New research reveals data privacy still a big worry for Kiwis
New Zealanders are becoming increasingly worried about their personal data privacy, according to a new InternetNZ survey.
52% of New Zealanders were revealed to be either 'extremely concerned' or 'very concerned' about the security of their personal details when used on the Internet. This figure is a jump up from 46% the previous year.
Hesitancy from Kiwis to put personal details online has been increasingly standard, with almost a third of New Zealanders saying their level of concern about using personal details online has increased over 12 months. Out of this cohort, 80% said they are less likely to use their personal details online because of this.
Identity theft was also seen to be a common problem that prevented Kiwis from disclosing personal information, with 66% of respondents are either 'extremely' or 'very concerned' about having their identity stolen.
Besides disclosing data, being tracked was also a top concern, with 63% of respondents saying they feared being tracked and using location services.
"More people chose to not use at least one online service because of privacy and security concerns in 2021. 66% of New Zealanders didn't feel the service was safe enough to trust it with their personal information, compared to 58% the year before," says InternetNZ Chief Executive, Jordan Carter.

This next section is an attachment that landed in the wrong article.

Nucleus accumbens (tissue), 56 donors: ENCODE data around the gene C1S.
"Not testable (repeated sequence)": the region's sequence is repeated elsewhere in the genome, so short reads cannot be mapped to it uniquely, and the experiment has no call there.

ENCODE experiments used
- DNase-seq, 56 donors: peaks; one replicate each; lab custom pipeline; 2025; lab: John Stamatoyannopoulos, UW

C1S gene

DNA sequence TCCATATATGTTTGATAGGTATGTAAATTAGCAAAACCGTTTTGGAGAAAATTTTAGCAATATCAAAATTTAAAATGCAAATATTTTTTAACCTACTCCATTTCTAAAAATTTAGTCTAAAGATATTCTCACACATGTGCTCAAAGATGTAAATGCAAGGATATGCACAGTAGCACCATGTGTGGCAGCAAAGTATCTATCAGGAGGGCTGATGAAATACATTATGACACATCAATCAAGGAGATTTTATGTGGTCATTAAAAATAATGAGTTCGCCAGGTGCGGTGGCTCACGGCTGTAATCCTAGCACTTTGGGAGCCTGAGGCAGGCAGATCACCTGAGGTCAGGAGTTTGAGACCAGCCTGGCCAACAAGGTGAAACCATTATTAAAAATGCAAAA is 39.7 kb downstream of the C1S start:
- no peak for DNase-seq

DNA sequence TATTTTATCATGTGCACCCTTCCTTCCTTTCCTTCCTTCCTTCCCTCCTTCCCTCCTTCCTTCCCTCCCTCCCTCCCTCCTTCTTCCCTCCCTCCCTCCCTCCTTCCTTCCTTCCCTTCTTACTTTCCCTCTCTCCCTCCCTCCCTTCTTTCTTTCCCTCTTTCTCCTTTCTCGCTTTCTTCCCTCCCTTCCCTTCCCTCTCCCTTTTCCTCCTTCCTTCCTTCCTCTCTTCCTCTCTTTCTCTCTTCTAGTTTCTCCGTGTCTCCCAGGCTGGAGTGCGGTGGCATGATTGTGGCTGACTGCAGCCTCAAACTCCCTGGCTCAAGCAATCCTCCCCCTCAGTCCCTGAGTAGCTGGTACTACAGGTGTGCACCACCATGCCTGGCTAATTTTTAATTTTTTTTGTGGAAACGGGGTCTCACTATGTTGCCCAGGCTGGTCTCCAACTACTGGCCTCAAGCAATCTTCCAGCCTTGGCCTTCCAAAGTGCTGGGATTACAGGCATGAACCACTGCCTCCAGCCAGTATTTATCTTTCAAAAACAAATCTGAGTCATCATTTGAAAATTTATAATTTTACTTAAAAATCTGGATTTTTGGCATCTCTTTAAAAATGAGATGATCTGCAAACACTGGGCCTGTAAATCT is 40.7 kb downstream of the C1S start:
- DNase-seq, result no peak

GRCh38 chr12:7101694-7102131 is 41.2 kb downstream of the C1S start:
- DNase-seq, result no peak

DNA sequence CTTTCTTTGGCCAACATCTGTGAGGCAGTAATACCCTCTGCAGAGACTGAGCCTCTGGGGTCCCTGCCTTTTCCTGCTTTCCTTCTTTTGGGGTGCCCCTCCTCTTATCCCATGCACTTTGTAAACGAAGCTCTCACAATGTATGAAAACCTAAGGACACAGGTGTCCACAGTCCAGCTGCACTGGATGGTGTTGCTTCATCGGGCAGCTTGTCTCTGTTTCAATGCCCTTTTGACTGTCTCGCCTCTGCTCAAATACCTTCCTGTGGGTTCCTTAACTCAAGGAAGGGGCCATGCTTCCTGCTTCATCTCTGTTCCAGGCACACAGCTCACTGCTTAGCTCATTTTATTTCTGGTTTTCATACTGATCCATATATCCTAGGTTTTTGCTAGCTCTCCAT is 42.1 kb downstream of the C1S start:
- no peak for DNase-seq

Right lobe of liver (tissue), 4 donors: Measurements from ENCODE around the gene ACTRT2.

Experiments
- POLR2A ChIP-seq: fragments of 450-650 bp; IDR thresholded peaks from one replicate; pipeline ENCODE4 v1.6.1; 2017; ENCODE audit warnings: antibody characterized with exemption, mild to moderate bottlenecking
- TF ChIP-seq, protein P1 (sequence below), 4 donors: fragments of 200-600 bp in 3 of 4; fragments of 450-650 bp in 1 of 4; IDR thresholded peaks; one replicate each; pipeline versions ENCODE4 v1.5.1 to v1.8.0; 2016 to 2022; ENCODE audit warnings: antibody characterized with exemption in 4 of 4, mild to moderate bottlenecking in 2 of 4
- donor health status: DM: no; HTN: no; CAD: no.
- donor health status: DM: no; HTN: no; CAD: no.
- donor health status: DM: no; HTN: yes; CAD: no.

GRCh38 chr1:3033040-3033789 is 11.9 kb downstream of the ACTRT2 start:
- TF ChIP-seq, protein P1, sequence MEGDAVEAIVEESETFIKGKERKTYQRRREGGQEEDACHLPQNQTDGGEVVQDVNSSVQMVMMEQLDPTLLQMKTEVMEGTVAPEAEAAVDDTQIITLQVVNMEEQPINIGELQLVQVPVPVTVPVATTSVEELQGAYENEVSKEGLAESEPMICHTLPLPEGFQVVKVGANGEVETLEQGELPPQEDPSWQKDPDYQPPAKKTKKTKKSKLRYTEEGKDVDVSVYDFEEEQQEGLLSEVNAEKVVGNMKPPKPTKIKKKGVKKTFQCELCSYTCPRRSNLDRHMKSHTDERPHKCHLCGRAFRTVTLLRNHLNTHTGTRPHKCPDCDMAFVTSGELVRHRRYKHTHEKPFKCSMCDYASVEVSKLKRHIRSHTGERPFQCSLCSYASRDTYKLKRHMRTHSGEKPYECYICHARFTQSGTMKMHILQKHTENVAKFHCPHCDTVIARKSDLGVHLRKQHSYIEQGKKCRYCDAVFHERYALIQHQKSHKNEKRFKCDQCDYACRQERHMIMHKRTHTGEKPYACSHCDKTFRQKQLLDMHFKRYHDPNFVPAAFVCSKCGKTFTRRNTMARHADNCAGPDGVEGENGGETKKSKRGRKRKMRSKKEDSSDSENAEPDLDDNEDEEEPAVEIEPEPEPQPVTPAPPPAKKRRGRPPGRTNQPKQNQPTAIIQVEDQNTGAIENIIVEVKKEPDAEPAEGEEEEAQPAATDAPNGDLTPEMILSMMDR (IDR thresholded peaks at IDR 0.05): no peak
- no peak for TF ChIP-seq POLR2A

"With the internet being a lifeline for many of us during the global pandemic - when online is often the only way to connect with others, make a living, pay the bills and make necessary purchases - privacy and personal information security become fundamentally important," he says.
Acting Privacy Commissioner, Liz MacPherson, says the growing concern about online privacy voiced in this survey highlights the need for organisations to retain people's trust and confidence by ensuring there are safeguards in place to prevent the loss, misuse or unauthorised disclosure of their personal information under the Privacy Act.
"Having an easy to understand privacy statement, that tells people how their personal information will be used, is an important part of giving people confidence that their personal information is well cared for," she says.
InternetNZ commissioned Colmar Brunton to conduct the survey and will continue to commission this research each year to demonstrate what people think today, and how their thinking changes over time.
The Privacy Act applies to almost every person, business and organisation in New Zealand. The Act includes privacy principles that guide how personal information can be collected, used, stored and disclosed.